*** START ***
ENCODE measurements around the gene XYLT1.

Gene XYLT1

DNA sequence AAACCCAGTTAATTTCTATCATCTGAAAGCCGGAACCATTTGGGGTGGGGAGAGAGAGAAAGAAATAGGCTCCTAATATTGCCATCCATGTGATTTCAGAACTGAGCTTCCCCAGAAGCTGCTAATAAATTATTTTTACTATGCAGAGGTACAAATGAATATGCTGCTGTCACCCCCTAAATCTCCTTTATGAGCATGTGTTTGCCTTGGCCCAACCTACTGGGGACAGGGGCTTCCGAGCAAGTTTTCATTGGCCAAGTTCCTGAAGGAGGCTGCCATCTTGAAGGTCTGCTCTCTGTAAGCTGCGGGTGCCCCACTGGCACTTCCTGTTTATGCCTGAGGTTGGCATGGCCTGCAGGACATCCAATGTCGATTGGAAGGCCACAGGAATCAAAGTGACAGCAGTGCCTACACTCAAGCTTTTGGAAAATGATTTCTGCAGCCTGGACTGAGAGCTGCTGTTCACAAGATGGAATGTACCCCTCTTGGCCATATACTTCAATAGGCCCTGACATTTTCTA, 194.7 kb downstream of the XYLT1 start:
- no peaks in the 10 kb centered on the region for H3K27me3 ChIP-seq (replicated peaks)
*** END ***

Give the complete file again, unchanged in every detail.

ENCODE measurements around the gene XYLT1.

Gene XYLT1

DNA sequence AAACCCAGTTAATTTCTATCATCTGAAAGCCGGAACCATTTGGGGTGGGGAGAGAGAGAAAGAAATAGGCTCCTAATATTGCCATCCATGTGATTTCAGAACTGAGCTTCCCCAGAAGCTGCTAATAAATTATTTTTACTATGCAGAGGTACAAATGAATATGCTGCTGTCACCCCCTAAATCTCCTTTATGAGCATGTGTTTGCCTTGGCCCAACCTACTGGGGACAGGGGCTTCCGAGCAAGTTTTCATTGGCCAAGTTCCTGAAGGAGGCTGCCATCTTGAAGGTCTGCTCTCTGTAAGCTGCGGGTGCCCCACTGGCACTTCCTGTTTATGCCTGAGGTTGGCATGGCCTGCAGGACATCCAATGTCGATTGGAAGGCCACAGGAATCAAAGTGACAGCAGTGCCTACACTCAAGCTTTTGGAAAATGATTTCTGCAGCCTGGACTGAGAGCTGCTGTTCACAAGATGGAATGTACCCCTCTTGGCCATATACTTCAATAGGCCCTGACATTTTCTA, 194.7 kb downstream of the XYLT1 start:
- no peaks in the 10 kb centered on the region for H3K27me3 ChIP-seq (replicated peaks)